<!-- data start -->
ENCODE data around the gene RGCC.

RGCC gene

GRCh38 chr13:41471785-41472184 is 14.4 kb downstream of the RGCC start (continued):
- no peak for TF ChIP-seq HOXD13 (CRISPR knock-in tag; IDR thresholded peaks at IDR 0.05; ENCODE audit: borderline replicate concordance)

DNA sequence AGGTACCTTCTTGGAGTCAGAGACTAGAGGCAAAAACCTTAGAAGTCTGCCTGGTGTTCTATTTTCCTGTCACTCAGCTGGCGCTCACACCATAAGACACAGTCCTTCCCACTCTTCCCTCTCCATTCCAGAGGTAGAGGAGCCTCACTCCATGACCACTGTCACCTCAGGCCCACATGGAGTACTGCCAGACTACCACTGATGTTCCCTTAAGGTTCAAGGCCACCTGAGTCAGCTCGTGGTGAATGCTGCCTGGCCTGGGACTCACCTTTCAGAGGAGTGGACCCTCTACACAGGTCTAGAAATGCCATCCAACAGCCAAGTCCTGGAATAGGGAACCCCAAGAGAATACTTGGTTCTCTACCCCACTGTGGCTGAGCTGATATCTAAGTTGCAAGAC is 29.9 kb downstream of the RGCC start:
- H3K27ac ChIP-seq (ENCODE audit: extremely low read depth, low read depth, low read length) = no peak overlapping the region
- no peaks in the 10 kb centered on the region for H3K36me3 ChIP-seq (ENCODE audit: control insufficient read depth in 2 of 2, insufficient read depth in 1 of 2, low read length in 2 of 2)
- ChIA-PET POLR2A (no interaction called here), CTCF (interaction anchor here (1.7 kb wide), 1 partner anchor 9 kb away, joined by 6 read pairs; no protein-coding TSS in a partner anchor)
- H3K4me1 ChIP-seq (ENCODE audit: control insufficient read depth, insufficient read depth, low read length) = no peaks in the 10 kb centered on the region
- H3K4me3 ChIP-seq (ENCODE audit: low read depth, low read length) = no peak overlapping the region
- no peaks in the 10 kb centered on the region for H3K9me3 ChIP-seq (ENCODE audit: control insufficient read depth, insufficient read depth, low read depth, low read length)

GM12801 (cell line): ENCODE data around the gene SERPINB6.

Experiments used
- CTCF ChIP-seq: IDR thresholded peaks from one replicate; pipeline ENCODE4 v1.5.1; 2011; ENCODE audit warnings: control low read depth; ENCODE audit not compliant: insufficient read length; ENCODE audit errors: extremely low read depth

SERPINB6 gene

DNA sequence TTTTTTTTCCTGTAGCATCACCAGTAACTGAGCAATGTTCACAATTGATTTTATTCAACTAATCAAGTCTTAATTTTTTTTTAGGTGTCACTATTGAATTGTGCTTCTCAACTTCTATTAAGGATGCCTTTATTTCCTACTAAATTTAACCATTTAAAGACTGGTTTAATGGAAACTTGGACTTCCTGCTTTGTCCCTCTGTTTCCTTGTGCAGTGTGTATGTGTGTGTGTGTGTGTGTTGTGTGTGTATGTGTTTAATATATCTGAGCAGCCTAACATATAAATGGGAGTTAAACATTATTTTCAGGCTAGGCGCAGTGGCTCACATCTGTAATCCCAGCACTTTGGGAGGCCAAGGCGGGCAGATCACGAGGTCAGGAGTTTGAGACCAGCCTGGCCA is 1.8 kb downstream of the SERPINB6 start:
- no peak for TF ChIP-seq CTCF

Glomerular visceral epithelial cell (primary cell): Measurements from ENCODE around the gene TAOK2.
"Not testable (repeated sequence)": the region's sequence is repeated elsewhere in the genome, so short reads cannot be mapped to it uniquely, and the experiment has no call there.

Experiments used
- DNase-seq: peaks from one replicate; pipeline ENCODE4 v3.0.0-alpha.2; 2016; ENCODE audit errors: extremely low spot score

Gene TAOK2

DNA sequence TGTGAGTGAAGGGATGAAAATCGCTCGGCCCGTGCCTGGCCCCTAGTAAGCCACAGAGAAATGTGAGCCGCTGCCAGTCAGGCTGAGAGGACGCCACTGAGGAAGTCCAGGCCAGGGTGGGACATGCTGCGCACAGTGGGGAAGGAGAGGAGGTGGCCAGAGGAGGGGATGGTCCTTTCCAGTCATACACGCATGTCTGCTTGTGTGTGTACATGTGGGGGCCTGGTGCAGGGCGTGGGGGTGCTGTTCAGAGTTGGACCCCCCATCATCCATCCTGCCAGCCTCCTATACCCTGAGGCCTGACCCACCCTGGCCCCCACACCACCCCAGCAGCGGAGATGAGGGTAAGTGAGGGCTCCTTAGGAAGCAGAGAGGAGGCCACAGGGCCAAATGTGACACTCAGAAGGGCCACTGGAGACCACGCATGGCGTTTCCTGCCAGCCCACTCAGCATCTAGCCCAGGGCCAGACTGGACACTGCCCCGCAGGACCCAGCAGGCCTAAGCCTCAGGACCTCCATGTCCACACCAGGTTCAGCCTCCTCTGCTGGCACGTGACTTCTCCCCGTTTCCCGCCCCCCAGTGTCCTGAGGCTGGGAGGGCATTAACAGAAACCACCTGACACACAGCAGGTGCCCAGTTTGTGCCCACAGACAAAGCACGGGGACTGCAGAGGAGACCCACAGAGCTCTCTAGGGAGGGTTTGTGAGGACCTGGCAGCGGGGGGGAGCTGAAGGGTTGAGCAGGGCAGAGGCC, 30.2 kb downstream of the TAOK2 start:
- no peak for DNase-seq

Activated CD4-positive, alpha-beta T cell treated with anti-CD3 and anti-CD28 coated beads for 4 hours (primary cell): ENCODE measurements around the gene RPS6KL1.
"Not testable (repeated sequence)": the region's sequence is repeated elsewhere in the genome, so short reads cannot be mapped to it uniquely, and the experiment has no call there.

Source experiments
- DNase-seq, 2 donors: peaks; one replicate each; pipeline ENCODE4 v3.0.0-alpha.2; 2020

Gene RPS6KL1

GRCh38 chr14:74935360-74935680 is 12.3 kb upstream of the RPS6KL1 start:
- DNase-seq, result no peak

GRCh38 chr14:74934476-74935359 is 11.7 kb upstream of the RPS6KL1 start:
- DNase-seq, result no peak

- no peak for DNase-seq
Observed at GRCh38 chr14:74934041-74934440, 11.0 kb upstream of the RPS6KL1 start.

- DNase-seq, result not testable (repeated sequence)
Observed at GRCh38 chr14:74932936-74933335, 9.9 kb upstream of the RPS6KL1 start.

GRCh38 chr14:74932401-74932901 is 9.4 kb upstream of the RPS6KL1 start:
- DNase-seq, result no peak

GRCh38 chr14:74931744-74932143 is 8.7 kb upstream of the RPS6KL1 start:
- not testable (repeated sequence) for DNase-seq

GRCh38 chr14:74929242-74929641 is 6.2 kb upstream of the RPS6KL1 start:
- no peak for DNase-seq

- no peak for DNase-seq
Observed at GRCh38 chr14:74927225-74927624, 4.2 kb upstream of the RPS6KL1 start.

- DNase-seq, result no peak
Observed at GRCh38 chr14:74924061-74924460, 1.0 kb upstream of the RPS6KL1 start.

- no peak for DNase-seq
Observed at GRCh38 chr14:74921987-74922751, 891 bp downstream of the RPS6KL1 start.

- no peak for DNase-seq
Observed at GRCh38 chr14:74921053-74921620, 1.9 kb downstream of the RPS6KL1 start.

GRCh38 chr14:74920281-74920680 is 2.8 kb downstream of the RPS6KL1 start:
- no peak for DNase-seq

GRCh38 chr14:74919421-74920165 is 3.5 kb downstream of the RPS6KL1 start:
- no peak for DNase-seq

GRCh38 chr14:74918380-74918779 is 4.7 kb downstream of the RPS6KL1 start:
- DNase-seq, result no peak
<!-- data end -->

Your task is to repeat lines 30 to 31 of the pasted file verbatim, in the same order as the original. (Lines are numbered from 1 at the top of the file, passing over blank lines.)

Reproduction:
GRCh38 chr14:74935360-74935680 is 12.3 kb upstream of the RPS6KL1 start:
- DNase-seq, result no peak